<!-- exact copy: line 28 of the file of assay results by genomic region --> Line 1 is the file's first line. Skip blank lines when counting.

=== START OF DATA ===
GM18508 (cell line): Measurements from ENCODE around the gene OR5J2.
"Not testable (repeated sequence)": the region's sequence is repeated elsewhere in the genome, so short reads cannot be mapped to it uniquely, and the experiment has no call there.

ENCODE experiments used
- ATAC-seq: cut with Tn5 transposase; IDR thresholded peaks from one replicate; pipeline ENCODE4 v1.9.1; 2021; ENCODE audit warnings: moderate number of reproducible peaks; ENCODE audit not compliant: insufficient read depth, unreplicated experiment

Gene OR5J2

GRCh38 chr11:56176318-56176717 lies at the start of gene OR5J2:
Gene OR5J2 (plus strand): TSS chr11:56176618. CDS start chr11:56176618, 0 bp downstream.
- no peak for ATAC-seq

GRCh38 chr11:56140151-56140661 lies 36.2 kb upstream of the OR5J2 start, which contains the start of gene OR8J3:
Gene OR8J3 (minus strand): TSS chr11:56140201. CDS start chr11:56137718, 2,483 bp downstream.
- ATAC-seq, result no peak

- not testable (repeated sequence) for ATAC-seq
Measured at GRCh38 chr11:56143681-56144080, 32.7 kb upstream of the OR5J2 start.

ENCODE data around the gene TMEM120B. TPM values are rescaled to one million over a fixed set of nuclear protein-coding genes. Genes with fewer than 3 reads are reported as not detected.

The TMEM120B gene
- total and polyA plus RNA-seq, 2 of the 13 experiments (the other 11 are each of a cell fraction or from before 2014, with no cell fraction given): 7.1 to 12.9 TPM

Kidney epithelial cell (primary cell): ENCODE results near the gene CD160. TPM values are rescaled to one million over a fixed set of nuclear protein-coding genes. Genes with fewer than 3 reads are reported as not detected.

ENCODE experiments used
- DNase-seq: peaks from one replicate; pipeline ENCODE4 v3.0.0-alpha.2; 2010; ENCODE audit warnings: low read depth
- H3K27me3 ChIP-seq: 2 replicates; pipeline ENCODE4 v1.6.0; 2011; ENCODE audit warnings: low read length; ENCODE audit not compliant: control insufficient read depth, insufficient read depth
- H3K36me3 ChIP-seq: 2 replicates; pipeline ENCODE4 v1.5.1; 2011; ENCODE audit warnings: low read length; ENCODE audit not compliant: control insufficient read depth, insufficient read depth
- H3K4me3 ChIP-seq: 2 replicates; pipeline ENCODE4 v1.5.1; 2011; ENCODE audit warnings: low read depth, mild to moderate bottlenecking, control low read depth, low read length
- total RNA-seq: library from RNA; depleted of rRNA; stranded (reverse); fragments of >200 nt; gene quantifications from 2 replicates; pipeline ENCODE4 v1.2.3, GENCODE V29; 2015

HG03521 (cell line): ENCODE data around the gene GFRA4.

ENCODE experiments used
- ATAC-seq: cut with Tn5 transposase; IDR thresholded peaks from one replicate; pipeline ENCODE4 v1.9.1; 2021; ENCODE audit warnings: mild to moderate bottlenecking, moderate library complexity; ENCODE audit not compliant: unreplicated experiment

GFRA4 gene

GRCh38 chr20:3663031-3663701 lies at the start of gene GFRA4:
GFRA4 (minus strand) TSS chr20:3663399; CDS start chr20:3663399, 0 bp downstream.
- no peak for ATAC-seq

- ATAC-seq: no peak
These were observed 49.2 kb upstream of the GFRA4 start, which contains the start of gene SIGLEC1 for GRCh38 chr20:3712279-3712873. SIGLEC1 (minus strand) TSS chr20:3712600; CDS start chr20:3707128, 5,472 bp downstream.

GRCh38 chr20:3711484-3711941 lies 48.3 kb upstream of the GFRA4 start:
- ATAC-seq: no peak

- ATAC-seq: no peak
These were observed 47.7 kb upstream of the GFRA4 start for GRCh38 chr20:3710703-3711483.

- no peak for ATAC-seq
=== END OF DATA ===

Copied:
GRCh38 chr20:3663031-3663701 lies at the start of gene GFRA4: